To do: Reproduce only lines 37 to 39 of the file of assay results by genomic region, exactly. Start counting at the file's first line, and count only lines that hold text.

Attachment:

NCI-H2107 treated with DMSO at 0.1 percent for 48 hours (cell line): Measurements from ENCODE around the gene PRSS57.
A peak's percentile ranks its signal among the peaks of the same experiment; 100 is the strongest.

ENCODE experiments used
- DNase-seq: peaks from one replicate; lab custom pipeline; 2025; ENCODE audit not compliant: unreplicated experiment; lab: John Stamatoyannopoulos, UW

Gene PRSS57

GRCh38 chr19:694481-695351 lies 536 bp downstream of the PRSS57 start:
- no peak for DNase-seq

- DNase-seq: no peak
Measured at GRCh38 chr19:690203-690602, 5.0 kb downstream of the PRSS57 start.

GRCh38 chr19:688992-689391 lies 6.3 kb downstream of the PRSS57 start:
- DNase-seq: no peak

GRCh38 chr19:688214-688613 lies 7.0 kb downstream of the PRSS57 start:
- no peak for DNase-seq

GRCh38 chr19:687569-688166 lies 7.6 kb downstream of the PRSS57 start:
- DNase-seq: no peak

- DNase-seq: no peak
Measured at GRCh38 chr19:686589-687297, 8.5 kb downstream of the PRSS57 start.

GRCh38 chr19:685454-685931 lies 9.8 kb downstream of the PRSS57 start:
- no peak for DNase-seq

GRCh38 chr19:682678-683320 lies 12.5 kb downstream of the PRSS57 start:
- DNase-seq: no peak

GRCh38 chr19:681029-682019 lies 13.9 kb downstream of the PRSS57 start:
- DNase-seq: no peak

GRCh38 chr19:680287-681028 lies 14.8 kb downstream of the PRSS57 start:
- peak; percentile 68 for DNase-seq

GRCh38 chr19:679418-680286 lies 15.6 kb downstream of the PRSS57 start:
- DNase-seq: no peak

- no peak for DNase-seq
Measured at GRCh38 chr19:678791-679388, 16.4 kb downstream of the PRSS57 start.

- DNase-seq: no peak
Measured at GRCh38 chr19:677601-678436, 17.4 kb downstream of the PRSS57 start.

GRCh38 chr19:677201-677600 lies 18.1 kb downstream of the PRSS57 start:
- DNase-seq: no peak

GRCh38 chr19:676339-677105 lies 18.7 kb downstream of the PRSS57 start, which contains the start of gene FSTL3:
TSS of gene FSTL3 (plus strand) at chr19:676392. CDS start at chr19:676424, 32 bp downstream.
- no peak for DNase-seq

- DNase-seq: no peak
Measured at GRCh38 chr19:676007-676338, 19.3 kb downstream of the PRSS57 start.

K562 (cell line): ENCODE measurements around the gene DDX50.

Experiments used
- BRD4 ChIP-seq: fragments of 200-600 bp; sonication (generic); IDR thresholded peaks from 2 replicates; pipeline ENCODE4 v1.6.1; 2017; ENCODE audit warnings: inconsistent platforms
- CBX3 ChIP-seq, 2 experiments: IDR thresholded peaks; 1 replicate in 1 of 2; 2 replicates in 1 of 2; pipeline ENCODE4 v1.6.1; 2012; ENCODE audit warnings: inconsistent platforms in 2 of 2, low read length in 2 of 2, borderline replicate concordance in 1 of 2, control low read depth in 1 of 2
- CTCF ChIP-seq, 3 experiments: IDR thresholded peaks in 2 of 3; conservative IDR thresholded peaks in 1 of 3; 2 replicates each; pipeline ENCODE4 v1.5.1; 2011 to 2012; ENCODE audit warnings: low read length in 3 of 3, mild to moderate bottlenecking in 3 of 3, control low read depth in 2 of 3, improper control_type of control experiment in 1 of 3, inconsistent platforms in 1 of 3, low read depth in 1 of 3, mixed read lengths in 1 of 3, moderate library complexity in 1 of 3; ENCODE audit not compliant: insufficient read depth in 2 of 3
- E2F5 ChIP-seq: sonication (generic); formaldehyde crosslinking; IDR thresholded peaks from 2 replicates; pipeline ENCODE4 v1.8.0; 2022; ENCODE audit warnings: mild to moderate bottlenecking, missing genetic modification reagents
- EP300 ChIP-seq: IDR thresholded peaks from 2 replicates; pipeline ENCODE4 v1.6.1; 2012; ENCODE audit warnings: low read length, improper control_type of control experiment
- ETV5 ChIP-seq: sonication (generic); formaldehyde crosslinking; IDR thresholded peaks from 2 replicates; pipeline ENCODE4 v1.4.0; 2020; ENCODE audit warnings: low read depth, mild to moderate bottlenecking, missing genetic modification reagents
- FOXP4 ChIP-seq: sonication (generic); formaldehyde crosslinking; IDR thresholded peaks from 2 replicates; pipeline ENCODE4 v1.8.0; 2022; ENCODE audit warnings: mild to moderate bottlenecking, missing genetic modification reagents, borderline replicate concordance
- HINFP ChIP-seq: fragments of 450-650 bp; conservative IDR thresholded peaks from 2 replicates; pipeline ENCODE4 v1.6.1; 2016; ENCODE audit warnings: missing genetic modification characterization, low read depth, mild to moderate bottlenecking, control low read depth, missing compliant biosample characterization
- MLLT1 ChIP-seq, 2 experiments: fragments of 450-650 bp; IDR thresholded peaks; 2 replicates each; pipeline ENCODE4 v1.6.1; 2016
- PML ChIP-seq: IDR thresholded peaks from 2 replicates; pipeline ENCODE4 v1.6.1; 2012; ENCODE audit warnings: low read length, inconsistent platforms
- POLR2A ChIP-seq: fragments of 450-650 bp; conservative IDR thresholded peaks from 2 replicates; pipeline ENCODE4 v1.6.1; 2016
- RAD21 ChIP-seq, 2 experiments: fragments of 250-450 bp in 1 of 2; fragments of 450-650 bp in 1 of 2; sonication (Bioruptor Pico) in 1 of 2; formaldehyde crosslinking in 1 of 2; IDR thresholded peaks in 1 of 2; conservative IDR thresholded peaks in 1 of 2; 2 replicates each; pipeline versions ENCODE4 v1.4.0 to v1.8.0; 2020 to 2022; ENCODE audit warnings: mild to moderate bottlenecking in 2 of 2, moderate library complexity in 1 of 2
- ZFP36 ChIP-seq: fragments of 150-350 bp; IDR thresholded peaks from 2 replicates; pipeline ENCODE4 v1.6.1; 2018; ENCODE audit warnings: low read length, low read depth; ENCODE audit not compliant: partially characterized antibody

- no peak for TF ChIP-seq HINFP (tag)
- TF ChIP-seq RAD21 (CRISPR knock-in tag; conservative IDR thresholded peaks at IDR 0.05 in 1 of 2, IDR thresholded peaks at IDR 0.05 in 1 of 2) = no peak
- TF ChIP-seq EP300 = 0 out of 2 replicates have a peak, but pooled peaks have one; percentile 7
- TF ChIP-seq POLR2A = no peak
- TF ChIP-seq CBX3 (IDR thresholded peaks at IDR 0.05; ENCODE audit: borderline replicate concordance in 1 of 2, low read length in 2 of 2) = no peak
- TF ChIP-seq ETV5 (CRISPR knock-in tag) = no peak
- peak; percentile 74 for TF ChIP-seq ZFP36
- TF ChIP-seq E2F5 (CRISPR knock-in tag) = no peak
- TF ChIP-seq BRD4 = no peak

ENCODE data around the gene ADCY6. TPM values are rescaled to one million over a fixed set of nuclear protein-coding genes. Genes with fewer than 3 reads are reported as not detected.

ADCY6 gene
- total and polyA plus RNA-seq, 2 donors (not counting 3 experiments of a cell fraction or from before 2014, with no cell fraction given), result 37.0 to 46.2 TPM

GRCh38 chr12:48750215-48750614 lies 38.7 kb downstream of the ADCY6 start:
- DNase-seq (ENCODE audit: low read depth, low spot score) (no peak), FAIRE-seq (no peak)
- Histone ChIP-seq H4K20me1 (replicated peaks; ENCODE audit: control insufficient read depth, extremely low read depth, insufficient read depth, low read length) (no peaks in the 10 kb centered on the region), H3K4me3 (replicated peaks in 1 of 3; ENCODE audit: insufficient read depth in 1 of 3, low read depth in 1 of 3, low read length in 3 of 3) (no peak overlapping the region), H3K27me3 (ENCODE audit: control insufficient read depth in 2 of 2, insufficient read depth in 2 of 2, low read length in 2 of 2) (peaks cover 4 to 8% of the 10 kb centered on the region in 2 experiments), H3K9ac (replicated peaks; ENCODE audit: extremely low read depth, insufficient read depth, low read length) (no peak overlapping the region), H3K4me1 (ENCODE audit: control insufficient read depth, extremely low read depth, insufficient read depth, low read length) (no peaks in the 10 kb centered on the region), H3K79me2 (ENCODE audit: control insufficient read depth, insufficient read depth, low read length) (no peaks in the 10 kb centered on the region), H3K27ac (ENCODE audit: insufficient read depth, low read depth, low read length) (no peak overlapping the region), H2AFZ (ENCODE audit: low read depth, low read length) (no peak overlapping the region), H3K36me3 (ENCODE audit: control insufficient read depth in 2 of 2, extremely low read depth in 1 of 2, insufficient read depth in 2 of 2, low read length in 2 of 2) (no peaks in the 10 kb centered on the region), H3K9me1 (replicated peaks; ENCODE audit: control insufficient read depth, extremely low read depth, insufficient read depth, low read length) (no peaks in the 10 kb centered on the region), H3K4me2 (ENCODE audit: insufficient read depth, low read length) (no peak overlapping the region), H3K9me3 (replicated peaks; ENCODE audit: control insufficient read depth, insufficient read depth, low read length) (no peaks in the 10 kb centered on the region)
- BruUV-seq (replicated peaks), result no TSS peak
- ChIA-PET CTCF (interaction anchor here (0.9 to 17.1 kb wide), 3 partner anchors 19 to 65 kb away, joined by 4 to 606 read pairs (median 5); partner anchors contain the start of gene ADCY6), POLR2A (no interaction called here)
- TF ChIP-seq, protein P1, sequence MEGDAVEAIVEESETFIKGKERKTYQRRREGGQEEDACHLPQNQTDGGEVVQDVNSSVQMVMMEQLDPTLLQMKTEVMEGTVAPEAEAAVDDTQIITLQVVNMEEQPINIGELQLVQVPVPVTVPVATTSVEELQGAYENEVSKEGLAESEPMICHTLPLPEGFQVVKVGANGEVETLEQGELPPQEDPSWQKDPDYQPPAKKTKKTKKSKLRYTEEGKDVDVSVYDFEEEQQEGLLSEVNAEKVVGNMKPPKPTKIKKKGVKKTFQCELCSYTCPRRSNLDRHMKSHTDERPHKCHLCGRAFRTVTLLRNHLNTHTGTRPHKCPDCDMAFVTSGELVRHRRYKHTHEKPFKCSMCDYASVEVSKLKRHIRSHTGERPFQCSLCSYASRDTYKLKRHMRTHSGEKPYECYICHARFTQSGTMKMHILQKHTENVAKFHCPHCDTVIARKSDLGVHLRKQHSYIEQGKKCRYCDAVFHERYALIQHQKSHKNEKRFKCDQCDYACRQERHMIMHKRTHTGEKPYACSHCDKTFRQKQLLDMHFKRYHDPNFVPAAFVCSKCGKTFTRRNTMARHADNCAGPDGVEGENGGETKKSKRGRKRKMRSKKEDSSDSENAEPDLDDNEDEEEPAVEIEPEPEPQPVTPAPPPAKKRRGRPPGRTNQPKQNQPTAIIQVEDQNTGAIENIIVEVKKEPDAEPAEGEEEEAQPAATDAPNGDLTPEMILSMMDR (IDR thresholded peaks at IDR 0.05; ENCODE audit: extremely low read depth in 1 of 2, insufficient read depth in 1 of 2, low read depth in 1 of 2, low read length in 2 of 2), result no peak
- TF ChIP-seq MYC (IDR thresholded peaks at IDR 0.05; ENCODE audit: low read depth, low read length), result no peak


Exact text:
- DNase-seq: no peak
Measured at GRCh38 chr19:676007-676338, 19.3 kb downstream of the PRSS57 start.

K562 (cell line): ENCODE measurements around the gene DDX50.